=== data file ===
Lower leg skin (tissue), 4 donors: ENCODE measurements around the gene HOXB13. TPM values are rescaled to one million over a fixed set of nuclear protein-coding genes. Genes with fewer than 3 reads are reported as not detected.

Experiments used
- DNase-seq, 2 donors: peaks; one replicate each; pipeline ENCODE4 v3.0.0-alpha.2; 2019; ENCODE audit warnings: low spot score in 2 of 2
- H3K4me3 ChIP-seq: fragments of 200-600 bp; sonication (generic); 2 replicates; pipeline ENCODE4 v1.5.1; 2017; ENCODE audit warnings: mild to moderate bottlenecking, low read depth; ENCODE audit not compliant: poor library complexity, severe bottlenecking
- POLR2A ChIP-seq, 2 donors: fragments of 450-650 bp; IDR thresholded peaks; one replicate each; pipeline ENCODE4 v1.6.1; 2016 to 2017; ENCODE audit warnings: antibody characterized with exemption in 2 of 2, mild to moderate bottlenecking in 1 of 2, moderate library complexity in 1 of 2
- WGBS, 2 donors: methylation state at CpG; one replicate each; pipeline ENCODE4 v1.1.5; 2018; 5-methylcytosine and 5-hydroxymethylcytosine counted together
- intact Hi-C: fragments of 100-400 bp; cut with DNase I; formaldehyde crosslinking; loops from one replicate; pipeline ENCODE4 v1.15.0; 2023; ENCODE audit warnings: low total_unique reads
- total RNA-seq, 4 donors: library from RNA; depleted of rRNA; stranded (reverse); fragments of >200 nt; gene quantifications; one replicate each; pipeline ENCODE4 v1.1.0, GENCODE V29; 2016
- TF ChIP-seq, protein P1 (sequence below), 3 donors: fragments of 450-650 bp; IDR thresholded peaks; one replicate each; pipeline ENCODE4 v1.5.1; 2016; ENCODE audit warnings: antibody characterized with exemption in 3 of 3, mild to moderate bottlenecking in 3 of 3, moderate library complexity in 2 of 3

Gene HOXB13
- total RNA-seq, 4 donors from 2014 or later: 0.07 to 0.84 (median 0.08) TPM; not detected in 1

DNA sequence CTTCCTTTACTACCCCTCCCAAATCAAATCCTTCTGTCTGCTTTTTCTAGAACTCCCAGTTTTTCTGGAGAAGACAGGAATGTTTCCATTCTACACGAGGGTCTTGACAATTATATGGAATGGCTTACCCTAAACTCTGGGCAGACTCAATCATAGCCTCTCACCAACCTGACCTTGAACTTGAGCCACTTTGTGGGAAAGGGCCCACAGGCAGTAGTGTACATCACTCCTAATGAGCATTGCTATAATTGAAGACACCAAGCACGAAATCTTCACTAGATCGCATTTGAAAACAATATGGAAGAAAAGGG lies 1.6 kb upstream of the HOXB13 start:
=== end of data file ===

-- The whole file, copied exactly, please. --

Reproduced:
Lower leg skin (tissue), 4 donors: ENCODE measurements around the gene HOXB13. TPM values are rescaled to one million over a fixed set of nuclear protein-coding genes. Genes with fewer than 3 reads are reported as not detected.

Experiments used
- DNase-seq, 2 donors: peaks; one replicate each; pipeline ENCODE4 v3.0.0-alpha.2; 2019; ENCODE audit warnings: low spot score in 2 of 2
- H3K4me3 ChIP-seq: fragments of 200-600 bp; sonication (generic); 2 replicates; pipeline ENCODE4 v1.5.1; 2017; ENCODE audit warnings: mild to moderate bottlenecking, low read depth; ENCODE audit not compliant: poor library complexity, severe bottlenecking
- POLR2A ChIP-seq, 2 donors: fragments of 450-650 bp; IDR thresholded peaks; one replicate each; pipeline ENCODE4 v1.6.1; 2016 to 2017; ENCODE audit warnings: antibody characterized with exemption in 2 of 2, mild to moderate bottlenecking in 1 of 2, moderate library complexity in 1 of 2
- WGBS, 2 donors: methylation state at CpG; one replicate each; pipeline ENCODE4 v1.1.5; 2018; 5-methylcytosine and 5-hydroxymethylcytosine counted together
- intact Hi-C: fragments of 100-400 bp; cut with DNase I; formaldehyde crosslinking; loops from one replicate; pipeline ENCODE4 v1.15.0; 2023; ENCODE audit warnings: low total_unique reads
- total RNA-seq, 4 donors: library from RNA; depleted of rRNA; stranded (reverse); fragments of >200 nt; gene quantifications; one replicate each; pipeline ENCODE4 v1.1.0, GENCODE V29; 2016
- TF ChIP-seq, protein P1 (sequence below), 3 donors: fragments of 450-650 bp; IDR thresholded peaks; one replicate each; pipeline ENCODE4 v1.5.1; 2016; ENCODE audit warnings: antibody characterized with exemption in 3 of 3, mild to moderate bottlenecking in 3 of 3, moderate library complexity in 2 of 3

Gene HOXB13
- total RNA-seq, 4 donors from 2014 or later: 0.07 to 0.84 (median 0.08) TPM; not detected in 1

DNA sequence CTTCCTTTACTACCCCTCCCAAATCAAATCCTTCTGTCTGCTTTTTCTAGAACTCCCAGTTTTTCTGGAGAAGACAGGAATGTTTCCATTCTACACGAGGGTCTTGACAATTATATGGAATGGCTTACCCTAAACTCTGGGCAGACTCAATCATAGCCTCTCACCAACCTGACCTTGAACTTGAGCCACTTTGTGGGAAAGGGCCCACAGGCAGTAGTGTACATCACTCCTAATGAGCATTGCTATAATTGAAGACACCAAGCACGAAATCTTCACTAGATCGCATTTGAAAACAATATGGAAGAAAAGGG lies 1.6 kb upstream of the HOXB13 start: